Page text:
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An autoethnographic study of the legacies of collective trauma experienced by Russian Mennonite women who immigrated to Canada after WWII: implications on aging and the next generation

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dc.contributor.supervisor Cheung, Maria (Social Work) en_US
dc.contributor.author Krahn, Elizabeth
dc.date.accessioned 2011-09-01T16:06:04Z
dc.date.available 2011-09-01T16:06:04Z
dc.date.issued 2011-09-01
dc.identifier.uri http://hdl.handle.net/1993/4821
dc.description.abstract This thesis explores lifespan and intergenerational trauma effects experienced by Russian Mennonite women who fled from Stalinist Russia during WWII and migrated to Canada, and adult sons or daughters of this generation of women. As an adult child of survivors, I employed an autoethnographic methodology, conducting 1-on-1 interviews with eight women aged 78 to 96, and seven adult children aged 50 to 68. Older women demonstrated a lifelong emphasis on mental strength, faith, and resilience; the marginalization of emotions; evidence of insecure attachment styles; and potential for unresolved trauma to resurface in later life. The majority of adult children experienced attachment and identity issues; their life experiences are viewed through the lens of biological, psychological, familial, cultural (religious) transmission of trauma effects. Results highlight the importance of structural and narrative social work approaches that externalize and contextualize trauma and transform service environments that individualize and/or pathologize lifespan outcomes of trauma. en_US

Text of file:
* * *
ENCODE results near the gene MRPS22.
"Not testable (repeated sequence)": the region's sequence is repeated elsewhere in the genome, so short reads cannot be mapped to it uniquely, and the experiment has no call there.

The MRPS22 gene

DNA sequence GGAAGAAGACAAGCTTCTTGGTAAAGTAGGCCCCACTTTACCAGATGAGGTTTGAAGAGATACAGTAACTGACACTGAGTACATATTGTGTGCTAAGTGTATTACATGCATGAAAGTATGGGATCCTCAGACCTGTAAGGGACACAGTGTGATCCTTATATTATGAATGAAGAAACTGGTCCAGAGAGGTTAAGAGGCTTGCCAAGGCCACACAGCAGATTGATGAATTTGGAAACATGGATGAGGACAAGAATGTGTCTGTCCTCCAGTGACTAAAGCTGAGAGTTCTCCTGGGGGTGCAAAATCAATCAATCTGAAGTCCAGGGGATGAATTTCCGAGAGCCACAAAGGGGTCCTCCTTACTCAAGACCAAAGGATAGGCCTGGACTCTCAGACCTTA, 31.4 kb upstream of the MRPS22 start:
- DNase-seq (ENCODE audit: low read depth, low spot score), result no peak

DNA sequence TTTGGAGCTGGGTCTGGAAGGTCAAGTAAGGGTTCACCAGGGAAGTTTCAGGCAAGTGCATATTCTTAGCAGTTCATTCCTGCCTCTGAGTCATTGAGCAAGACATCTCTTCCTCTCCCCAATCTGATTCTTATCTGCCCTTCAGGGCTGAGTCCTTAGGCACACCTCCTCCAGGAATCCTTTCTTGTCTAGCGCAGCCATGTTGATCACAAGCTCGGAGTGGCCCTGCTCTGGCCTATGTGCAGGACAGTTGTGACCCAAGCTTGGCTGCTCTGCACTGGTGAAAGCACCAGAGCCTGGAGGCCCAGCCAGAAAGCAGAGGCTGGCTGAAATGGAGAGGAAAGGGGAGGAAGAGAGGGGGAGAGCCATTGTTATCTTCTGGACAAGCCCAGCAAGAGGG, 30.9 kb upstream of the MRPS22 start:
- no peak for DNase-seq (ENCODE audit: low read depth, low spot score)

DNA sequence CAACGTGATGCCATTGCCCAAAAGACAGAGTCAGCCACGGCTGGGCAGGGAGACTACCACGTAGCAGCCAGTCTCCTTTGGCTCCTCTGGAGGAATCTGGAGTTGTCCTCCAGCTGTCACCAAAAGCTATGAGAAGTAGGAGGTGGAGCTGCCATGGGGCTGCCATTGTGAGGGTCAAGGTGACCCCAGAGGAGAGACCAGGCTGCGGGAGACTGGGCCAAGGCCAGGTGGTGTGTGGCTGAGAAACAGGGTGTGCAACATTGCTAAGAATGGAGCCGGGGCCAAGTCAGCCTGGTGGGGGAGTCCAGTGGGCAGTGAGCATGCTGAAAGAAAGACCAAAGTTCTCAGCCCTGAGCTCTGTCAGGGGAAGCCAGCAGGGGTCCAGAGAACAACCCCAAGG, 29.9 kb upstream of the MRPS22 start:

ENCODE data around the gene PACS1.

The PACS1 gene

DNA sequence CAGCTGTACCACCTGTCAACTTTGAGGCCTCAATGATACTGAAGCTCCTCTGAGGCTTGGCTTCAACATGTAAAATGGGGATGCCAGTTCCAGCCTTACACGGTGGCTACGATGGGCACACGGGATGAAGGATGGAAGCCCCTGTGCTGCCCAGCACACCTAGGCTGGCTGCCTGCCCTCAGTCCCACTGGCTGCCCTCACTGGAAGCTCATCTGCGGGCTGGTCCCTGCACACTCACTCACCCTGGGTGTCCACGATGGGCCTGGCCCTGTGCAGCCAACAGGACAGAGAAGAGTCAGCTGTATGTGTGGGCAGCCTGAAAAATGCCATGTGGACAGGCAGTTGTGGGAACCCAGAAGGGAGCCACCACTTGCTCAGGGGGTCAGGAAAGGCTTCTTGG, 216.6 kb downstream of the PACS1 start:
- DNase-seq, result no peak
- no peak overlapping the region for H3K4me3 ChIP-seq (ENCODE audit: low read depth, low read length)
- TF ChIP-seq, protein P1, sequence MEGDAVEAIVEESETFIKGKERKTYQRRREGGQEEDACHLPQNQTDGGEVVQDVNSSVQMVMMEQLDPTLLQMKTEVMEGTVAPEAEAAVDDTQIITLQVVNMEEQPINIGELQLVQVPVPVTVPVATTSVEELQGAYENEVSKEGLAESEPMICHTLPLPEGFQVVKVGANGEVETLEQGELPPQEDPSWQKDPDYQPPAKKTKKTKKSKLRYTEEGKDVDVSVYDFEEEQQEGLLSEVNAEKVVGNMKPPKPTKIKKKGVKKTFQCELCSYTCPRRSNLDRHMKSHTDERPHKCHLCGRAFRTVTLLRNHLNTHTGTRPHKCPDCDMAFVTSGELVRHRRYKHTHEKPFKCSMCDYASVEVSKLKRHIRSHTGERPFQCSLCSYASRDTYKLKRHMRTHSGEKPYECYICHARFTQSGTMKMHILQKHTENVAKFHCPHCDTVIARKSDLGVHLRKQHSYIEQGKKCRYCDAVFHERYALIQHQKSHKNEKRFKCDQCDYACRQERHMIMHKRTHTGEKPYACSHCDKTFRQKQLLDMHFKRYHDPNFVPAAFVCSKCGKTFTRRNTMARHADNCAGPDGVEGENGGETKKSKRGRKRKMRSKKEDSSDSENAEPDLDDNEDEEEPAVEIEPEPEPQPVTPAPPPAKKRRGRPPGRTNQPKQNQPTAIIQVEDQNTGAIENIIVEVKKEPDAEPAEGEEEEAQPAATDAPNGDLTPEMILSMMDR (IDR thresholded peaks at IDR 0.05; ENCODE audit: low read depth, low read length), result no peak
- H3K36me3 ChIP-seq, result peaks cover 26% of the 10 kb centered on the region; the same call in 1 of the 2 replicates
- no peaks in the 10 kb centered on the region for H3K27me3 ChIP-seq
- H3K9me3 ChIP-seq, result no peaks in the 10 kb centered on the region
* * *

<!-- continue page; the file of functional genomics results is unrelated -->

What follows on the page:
dc.rights info:eu-repo/semantics/openAccess
dc.subject Life course approach en_US
dc.subject Critical gerontology en_US
dc.subject Collective trauma en_US
dc.subject Migration en_US
dc.subject Russian Mennonite women en_US
dc.subject Mental health en_US
dc.subject Lifespan trauma effects en_US
dc.subject Intergenerational trauma transmission en_US
dc.subject Insecure attachment en_US
dc.subject Narrative approaches en_US
dc.subject Externalizing and contextualizing trauma en_US
dc.subject Structural social work en_US
dc.title An autoethnographic study of the legacies of collective trauma experienced by Russian Mennonite women who immigrated to Canada after WWII: implications on aging and the next generation en_US
dc.type info:eu-repo/semantics/masterThesis
dc.degree.discipline Social Work en_US
dc.contributor.examiningcommittee Heinonen, Tuula (Social Work) Loewen, Royden (University of Winnipeg) en_US
dc.degree.level Master of Social Work (M.S.W.) en_US
dc.description.note October 2011 en_US


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